Properties of Hardened Concrete
Some of the important properties are shown below.
The strength of concrete is defined as the ability of concrete to resist stresses and to take loads without breaking or failing. There are many types of strength of concrete, like compressive strength, tensile strength, shear strength and flexural strength. The failure of concrete is identified with the cracks formation. The actual strength of concrete is judged by the compressive strength.
Concrete has very high compressive strength. It is the easiest to test, and other properties are effectively represented using compressive strength of the concrete. Properties like elastic modulus, impermeability and resistance to wear and tear depend of the compressive strength. The higher the compressive strength is, the stronger the concrete is. Many factors affect the compressive strength of concrete, such as
- Porosity (they have inverse relationship, meaning more porous concrete will be weaker in strength.
- water cement ratio (higher w/c ratio concrete has lower strength, so w/c ratio and strength have inverse relation)
- types of aggregate (the size, shape, surface texture, mineralogy and grading determines the strength of concrete).
- age of concrete (theoretically the strength of concrete increase (as hydration never actually stops rather it continues) with the age of concrete but certain other factors come into play).
- curing of concrete (the strength and curing has a direct relation, as the hydration continues the curing helps in gaining strength of concrete).
- influence of temperature (initial higher temperature result in stronger concrete, but when the temperature rises after 7 days of concrete setting, the quality and strength of concrete is affected adversely). The optimum temperature for concrete is 40 C°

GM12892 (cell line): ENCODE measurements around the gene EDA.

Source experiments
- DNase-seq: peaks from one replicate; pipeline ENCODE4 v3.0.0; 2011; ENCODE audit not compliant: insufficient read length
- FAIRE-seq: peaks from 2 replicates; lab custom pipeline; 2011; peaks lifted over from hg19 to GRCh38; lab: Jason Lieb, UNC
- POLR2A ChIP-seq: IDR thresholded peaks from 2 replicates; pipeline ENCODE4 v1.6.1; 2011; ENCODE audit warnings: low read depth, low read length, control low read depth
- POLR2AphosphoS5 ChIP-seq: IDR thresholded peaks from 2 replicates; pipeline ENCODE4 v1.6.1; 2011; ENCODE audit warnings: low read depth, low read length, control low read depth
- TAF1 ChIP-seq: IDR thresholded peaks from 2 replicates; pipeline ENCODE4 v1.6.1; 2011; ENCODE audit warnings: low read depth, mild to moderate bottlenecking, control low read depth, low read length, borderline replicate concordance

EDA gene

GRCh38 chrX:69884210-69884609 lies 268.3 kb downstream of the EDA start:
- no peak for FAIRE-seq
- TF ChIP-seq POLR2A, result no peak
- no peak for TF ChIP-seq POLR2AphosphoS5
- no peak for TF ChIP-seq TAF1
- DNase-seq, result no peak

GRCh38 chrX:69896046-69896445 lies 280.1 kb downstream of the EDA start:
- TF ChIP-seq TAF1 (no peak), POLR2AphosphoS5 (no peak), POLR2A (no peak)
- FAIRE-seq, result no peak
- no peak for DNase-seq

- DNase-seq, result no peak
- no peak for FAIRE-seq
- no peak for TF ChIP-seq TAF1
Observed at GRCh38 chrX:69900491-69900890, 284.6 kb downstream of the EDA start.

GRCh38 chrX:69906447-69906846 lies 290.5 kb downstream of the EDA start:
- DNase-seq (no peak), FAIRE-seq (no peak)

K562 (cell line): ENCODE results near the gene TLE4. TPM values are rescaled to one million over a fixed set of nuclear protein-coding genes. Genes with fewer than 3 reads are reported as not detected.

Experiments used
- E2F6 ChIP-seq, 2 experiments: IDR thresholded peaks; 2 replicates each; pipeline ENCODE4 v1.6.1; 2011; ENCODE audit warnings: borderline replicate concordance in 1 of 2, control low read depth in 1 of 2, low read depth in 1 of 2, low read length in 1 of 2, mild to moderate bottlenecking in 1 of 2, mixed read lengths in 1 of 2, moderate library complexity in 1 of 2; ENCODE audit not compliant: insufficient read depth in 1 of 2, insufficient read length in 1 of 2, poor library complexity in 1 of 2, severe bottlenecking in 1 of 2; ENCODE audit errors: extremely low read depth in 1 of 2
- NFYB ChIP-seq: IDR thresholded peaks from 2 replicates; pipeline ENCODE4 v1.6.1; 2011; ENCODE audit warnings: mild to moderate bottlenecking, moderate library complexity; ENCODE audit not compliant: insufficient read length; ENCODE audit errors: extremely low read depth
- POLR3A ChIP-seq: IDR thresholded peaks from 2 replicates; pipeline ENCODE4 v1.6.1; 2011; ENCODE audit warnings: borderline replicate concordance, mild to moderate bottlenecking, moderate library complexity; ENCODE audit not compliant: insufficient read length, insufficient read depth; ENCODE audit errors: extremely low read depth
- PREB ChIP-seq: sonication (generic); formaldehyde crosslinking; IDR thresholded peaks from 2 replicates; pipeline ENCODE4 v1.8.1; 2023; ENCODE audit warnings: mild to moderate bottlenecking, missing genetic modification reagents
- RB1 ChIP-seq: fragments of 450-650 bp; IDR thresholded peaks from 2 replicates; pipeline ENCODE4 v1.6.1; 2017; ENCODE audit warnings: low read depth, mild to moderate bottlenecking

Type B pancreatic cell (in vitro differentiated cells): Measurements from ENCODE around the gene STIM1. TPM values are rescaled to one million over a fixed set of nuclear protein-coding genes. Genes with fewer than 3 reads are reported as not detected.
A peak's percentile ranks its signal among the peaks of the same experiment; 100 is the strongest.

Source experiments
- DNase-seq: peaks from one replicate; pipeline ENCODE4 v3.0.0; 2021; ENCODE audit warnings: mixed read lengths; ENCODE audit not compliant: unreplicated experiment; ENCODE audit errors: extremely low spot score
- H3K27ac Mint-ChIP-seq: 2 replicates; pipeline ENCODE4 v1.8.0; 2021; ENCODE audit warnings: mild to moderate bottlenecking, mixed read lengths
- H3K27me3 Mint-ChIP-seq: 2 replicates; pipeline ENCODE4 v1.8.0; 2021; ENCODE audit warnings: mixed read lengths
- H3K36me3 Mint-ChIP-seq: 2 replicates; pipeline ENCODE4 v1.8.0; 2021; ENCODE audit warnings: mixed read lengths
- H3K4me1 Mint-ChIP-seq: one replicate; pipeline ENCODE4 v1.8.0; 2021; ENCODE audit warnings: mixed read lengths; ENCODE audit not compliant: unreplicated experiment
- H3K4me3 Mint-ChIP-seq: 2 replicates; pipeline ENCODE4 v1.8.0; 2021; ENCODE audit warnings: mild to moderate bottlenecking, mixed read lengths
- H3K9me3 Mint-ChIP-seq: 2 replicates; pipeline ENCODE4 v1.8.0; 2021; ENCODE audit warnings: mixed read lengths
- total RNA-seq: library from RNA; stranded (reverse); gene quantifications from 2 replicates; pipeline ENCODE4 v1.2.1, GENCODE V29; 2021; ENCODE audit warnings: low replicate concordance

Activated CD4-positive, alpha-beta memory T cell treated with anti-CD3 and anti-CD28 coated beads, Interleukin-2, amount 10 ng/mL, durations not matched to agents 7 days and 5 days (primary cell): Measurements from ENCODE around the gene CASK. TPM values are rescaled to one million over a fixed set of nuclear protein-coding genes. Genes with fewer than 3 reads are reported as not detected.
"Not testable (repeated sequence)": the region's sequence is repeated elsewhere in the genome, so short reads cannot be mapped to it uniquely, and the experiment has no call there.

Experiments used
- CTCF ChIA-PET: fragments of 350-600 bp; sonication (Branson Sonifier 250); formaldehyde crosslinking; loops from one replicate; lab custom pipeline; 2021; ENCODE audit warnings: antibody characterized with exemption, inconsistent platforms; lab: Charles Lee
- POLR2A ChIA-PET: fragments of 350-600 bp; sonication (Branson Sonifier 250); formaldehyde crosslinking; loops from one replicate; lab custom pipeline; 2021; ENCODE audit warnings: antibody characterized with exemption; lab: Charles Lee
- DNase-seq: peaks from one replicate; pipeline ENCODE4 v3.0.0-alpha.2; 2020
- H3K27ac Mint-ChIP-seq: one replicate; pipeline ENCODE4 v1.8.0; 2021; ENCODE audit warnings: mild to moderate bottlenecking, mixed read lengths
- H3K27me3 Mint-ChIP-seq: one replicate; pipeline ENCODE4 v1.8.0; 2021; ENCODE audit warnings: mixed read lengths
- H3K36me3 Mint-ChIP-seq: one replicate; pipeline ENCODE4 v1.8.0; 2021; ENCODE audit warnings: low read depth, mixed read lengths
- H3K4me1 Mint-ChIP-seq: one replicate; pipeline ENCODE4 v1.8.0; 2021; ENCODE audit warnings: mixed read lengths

- type of cement (cement with higher degree of hydration would yield stronger concrete).
In order to measure, concrete compressive strength ASTM has specified different tests, some of them are, Pullout test (ASTM C900), Rebound hammer or Schmidt hammer test (ASTM C805), Ultrasonic pulse velocity test (ASTM C597), Drilled core (ASTM C42), Wireless maturity sensors test (ASTM C1074). (10).
As it has already been mentioned in the previous section that concrete is weaker in tension. Therefore, steel bars are used to make it stronger in tension or to give tensile strength. Tensile stresses are developed due to temperature, rusting and drying shrinkage. When micro-cracks are subjected to tensile stresses it reduces the stable range. The propagation of cracks occurs and they might cause brittle failure. The ratio of compressive strength and tensile strength of concrete is around 0.07 to 0.11. tensile strength of concrete is determined through split cylinder testing.
Almost negligible shear strength is present in concrete. For the study of shear stress in combination with compressive, tensile, uni-axial tensile and tri-axial compression strength and their affects are studied using Mohr circle.
Capillary pores in concrete control the permeability of the concrete mass. It usually depends upon water cement ratio, age, degree of hydration etc. For a specific concrete, when the strength is higher, it corresponds to higher durability and lower permeability. This permeability of concrete also affects the durability of concrete